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CPSC 121: Models of Computation
      2010 Winter Term 2
        Number Representation

   Steve Wolfman, based on notes by
      Patrice Belleville and others


                                         1
                 Outline
• Prereqs, Learning Goals, and Quiz Notes
• Prelude: ―Additive Inverse‖
• Problems and Discussion
  – Clock Arithmetic and Two’s Complement
  – 1/3 Scottish and Fractions in Binary
  – Programs and Numbers
  – Programs as Numbers
• Next Lecture Notes
                                            2
    Learning Goals: Pre-Class
By the start of class, you should be able to:
  – Convert positive numbers from decimal to binary
    and back.
  – Convert positive numbers from hexadecimal to
    binary and back.
  – Take the two’s complement of a binary number.
  – Convert signed (either positive or negative)
    numbers to binary and back.
  – Add binary numbers.

                                                      3
     Learning Goals: In-Class
By the end of this unit, you should be able to:
  – Critique the choice of a digital representation
    scheme—including describing its strengths,
    weaknesses, and flaws (such as imprecise
    representation or overflow) —for a given type of
    data and purpose, such as (1) fixed-width binary
    numbers using a two’s complement scheme for
    signed integer arithmetic in computers or (2)
    hexadecimal for human inspection of raw binary
    data.

                                                       4
             Where We Are in
             The Big Stories
Theory                     Hardware
How do we model            How do we build devices to
  computational systems?     compute?

Now: showing that our        Now: enabling our
  logical models can         hardware to work with
  connect smoothly to             data that’s more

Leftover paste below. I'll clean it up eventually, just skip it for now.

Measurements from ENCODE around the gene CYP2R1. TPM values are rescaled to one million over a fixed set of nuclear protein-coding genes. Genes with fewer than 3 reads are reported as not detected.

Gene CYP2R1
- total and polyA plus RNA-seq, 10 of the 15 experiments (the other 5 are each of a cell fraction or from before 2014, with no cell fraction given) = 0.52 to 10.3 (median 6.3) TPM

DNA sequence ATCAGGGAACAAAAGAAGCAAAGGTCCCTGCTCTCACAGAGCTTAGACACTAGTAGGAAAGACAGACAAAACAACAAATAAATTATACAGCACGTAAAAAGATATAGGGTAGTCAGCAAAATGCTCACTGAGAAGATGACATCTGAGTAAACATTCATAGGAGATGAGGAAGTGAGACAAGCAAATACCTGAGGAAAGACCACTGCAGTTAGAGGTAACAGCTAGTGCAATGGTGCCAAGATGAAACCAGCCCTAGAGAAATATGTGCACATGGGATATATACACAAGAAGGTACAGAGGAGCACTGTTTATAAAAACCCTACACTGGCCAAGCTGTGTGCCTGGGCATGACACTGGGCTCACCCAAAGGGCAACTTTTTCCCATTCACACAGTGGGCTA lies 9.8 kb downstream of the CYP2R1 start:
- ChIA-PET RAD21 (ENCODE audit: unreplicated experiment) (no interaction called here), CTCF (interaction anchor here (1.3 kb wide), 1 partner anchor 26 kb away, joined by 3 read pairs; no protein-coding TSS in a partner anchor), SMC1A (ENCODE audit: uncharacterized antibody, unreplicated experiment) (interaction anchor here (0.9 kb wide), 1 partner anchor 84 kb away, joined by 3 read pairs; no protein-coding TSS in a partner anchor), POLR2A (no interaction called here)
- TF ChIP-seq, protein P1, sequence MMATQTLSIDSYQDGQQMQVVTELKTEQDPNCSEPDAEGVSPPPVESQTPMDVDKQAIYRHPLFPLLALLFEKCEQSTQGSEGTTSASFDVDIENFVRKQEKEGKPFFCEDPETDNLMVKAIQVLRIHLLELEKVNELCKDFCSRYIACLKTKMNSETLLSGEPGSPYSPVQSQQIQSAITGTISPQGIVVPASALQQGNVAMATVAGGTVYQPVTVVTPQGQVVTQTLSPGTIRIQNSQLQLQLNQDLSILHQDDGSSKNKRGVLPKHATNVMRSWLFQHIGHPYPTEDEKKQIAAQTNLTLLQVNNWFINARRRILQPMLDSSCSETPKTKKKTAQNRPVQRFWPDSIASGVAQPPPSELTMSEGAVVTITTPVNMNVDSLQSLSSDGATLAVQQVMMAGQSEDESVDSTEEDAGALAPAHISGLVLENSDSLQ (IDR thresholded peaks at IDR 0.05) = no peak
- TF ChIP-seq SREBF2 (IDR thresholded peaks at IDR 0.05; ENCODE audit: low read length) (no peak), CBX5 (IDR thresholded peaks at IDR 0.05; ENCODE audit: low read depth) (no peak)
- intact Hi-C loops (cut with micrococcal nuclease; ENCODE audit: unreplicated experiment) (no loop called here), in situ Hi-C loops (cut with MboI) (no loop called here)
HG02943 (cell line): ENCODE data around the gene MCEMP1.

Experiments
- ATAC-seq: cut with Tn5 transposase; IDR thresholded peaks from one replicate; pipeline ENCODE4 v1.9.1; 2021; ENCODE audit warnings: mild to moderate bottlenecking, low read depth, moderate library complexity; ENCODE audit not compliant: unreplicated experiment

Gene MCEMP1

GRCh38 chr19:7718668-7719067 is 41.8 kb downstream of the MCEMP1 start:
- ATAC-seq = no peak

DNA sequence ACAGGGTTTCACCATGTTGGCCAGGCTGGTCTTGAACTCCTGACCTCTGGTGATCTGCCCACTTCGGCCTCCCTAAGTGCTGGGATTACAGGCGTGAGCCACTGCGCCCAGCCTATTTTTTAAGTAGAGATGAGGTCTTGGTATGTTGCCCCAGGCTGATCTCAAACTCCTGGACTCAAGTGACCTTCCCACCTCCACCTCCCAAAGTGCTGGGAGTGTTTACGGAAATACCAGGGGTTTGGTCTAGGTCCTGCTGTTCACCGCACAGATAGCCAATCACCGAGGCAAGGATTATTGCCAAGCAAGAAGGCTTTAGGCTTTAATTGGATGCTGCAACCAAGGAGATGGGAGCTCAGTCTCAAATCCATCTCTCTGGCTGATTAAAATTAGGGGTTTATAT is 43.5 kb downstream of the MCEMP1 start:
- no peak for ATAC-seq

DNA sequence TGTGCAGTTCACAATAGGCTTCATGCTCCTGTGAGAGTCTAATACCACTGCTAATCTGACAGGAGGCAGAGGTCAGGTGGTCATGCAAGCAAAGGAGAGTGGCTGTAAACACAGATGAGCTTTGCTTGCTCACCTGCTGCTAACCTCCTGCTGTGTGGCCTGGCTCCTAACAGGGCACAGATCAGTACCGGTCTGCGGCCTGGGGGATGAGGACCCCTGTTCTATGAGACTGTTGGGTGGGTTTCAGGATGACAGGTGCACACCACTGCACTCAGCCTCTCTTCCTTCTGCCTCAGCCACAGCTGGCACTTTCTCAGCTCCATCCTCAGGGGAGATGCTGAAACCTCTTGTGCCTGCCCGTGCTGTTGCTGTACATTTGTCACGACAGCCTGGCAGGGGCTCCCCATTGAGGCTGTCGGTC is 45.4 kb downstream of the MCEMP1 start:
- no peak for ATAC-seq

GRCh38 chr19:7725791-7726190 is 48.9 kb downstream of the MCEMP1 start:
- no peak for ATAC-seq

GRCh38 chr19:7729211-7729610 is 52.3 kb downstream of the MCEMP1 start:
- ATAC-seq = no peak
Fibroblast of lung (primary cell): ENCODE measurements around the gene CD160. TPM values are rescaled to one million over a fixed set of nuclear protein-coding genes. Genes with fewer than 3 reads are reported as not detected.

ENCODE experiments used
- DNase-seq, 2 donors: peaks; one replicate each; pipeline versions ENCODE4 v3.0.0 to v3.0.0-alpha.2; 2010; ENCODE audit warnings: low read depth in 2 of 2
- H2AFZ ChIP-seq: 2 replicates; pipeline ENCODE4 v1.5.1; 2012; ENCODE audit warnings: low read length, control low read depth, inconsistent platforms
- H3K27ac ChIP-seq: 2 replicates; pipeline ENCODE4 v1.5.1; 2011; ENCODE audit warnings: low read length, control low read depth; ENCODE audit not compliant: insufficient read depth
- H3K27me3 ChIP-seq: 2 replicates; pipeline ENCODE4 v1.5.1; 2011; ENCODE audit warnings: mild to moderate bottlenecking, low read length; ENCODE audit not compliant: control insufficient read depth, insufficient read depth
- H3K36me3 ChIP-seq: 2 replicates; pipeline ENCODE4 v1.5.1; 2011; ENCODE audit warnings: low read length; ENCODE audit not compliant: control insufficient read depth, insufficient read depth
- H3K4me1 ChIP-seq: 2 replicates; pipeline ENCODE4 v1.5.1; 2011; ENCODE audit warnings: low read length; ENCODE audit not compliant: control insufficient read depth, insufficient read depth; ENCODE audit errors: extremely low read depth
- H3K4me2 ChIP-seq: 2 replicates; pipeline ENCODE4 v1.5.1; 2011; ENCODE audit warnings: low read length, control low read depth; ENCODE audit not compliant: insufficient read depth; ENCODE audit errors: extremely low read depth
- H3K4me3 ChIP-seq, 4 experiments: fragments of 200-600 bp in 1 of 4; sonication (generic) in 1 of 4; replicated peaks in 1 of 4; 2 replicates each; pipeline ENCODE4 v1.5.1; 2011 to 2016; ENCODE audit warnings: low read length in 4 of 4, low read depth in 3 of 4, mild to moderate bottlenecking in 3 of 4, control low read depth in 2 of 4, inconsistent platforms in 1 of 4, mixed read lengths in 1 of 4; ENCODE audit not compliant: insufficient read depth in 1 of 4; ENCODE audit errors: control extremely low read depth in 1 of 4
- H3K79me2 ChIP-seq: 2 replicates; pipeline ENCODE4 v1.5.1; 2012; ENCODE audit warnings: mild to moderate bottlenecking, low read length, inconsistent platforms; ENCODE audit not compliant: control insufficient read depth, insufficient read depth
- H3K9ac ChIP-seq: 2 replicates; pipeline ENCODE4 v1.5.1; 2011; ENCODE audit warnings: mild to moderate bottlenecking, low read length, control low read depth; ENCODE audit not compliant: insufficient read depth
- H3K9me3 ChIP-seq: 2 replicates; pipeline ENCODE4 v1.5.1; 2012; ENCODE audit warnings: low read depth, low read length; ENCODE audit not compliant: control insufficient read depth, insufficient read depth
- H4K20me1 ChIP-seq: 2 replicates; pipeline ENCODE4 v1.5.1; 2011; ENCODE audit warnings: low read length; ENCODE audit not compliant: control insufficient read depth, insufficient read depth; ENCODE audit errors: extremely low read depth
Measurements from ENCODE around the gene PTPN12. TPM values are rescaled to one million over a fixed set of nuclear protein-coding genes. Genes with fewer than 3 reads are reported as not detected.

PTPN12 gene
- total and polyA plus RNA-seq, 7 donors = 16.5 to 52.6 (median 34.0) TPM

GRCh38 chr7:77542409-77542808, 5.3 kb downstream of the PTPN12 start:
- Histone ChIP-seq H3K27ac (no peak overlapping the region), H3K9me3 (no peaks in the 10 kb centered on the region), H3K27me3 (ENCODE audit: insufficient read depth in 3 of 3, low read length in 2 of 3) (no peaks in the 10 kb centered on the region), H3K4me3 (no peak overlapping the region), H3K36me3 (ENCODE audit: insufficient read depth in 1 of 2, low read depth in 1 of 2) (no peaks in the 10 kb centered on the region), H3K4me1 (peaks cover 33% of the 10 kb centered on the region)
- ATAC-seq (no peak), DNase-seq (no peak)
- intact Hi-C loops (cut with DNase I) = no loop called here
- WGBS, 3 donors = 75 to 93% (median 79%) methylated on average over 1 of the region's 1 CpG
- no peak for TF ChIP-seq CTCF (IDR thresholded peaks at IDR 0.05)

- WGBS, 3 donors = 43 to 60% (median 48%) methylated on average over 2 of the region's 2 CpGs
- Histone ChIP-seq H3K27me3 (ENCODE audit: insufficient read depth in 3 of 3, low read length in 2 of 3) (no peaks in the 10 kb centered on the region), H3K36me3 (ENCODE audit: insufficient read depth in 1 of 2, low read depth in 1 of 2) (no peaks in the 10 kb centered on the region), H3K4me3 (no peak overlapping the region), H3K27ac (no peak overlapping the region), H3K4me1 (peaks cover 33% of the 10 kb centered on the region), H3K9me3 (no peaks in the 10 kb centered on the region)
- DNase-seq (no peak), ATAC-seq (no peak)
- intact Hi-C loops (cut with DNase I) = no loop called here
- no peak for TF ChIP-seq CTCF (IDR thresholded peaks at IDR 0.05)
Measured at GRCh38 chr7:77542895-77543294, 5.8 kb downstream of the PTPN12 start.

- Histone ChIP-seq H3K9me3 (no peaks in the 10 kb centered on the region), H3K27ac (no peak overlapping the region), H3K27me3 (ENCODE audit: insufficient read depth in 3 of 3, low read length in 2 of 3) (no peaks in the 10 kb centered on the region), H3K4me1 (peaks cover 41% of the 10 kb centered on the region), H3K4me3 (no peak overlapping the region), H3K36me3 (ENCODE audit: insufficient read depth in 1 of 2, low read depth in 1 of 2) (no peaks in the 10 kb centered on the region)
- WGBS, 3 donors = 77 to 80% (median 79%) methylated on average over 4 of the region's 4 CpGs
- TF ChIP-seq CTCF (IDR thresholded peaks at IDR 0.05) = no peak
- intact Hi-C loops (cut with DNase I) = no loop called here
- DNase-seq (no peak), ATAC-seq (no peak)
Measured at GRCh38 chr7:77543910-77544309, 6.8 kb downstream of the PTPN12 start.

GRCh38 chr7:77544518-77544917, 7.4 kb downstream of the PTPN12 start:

models of number                meaningful to
  systems.                        humans. (And once
                                  we have numbers,
                             we can represent
                             pictures, words, sounds,   5
                             and everything else!)
                 Outline
• Prereqs, Learning Goals, and Quiz Notes
• Prelude: ―Additive Inverse‖
• Problems and Discussion
  – Clock Arithmetic and Two’s Complement
  – 1/3 Scottish and Fractions in Binary
  – Programs and Numbers
  – Programs as Numbers
• Next Lecture Notes
                                            6
    Prelude: Unsigned Integers
We can choose any
   arrangement of Ts        #   p   q   r
   and Fs to represent      0   F   F   F
   numbers...               1   F   F   T
                            2   F   T   F
But, we might as well       3   F   T   T
   choose something         4   T   F   F
   convenient.              5   T   F   T

If we let F correspond to   6   T   T   F
                            7   T   T   T
   0 and T to 1, then our
   representation is...
                                            7
      Prelude: Unsigned Integers
 ...base 2 numbers.
 When we represent                  #    p     q    r
    negative numbers, the           0    0     0    0
    choice is also arbitrary,       1    0     0    1